Greensilkmuse's Blog

It’s not for everyone

Posted in Feedback by greensilkmuse on February 4, 2010

Had dinner with a former colleague and friend the other night.  We talked about our styles and how we’ve had to learn hard lessons to get to where we want to be — learning to adapt our styles when the situation calls for it.

Sometimes clients decide they just don’t want to work with you.  It’s not that they don’t like you as a person….because they do.  It’s just that they need a different touch… something that engages them in a different way so that they really own the plan and spur themselves to action.  Sometimes, they decide that they didn’t get what they needed from you.  It’s hard when someone  just doesn’t feel the fit is right.  But it’s OK.  In the end, its important that they get what they need and that you deliver your best to those who need what you have to offer.

Sensing what is right for you and for your client can be tricky.  An opportunity to take that next assignment, do interesting work, make that next sale is very seductive.  Knowing when to go for it ( because you can do it well and have positive impact) and when to let it go (because it really isn’t in your sweet spot) is a real art.   It is part of what makes this work so challenging.  Some might think you’re being picky about the work you do.  Hopefully being selective shows good judgment and gives clients a sense of comfort that you wouldn’t disappoint them when you do commit to a project.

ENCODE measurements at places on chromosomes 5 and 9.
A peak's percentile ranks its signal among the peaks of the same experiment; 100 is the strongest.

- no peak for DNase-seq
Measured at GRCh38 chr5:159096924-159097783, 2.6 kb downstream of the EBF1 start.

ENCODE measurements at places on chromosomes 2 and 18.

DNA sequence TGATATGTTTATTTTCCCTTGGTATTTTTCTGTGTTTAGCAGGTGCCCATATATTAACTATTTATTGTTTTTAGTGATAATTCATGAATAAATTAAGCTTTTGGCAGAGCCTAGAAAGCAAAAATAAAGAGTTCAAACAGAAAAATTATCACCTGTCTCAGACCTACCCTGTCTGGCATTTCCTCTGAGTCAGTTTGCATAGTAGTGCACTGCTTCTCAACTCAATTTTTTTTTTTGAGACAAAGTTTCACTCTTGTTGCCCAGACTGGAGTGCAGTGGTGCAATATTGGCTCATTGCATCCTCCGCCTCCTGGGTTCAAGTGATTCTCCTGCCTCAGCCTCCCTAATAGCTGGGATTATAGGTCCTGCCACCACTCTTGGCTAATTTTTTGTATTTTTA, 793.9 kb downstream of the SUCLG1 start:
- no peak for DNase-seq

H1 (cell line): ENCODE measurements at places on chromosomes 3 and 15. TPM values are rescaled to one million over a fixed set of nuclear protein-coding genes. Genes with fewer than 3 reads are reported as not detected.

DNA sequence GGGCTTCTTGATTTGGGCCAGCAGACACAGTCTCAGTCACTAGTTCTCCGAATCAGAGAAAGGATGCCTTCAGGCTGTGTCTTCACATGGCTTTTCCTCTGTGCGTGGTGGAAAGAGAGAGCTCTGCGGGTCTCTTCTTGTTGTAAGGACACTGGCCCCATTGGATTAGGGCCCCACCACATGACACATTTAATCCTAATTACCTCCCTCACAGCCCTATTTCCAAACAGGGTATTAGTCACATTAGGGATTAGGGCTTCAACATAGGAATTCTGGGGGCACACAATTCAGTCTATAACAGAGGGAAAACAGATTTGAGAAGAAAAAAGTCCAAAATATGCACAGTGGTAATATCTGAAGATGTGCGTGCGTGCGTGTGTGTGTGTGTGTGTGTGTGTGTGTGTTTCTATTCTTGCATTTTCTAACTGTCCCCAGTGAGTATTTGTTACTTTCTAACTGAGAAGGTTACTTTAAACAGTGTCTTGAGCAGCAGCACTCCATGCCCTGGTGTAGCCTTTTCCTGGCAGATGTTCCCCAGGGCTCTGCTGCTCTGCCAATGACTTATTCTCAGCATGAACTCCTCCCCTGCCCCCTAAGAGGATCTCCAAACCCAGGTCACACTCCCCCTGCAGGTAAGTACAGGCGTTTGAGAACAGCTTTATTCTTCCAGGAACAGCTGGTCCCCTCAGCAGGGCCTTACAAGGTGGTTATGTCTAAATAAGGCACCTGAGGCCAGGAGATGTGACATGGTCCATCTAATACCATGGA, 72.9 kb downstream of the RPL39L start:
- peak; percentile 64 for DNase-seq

My friend observed,  “this is really hard work.  It’s not for everyone.”  You put yourself  “out there” – it’s your thinking and approach.  While you may do really good work, there are those times when your style doesn’t fit with what people want and you have to accept that it’s OK — better they work with someone they feel comfortable with. 

In the world of consulting, the barrier to entry is low.  I hear almost every day about another person who is out on their own, doing consulting projects.  Some of them will make it work over the long haul, but far more will move on to something else.  It takes a tough skin, self-awareness, and a lot of persistance and continuous improvement to keep it going. 

So, we take the feedback with appreciation.  Great when someone really feels supported by what you are doing. That reinforces you and helps you put in that next effort.  When someone needs something different from what you have to offer– that’s OK too.  While I’m not suggesting you try to be someone you aren’t, you can still learn new tricks and get a little bit better.